Intimate connection between Buddhism and learning | Sunday Observer

Intimate connection between Buddhism and learning

10 September, 2023
Abhayagiri Vihara, a centre of leaning in the Anuradhapura period
Abhayagiri Vihara, a centre of leaning in the Anuradhapura period

APEW Research Centre global survey conducted in 2016 found that Buddhists were slightly above the global average in their levels of educational attainment. This is substantially because there has been an intimate connection between Buddhism and learning from the earliest times to the present day.

First the findings of the survey: According to it, Buddhists had 7.9 years of schooling, on average, compared with the global average of 7.7 years for all groups. Twelve percent of Buddhists had earned post-secondary qualifications, compared with 14 percent of all adults globally. Ninety percent of Buddhist adults above 25 had received at least some basic schooling, compared with a global average of 81 percent for all groups.

Buddhist women made strong educational gains in recent times, helping to close the gender gap in primary schooling as well as higher education. Among the youngest generation of Buddhists, men and women had nearly identical educational profiles across all measures of attainment.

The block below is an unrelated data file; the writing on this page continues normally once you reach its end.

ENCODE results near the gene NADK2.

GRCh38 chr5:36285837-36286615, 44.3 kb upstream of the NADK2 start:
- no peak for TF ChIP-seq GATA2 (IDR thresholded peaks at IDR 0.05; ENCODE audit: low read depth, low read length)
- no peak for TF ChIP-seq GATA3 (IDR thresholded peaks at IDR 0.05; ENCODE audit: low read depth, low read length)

Of course, country-wise, the attainment was uneven because of varying economic conditions. In Japan and Singapore, a third or more of Buddhist adults had received higher education. But in Thailand, India and China, it was much lower, with roughly one-in-ten or fewer Buddhist adults holding post-secondary degrees.

In Sri Lanka, school education was universal, but university education was available only to a small percentage, partly because of the stringent admission policy and a limited number of degree giving institutions.  

The Buddhists had scored above the other religious groups in the US and UK too. In the US, Buddhists had an average of 13.4 years of schooling and more than half (53 percent) had post-secondary degrees, compared with an average of 12.9 years of schooling and 39 percent with higher education among non-Buddhists.

In the UK, Buddhists were more likely than the rest of the population to have had higher education by 20 percentage points (52 percent vs. 32 percent).

Across generations, gender gaps in Buddhist educational attainment had shrunk as Buddhist women had made larger gains than Buddhist men. Among those in the middle generation, and continuing among the youngest, Buddhist women had caught up to men and largely closed the gender gap in average years of schooling. Globally, the youngest Buddhist women had an average of 9.6 years of schooling, while the youngest Buddhist men average 9.8 years.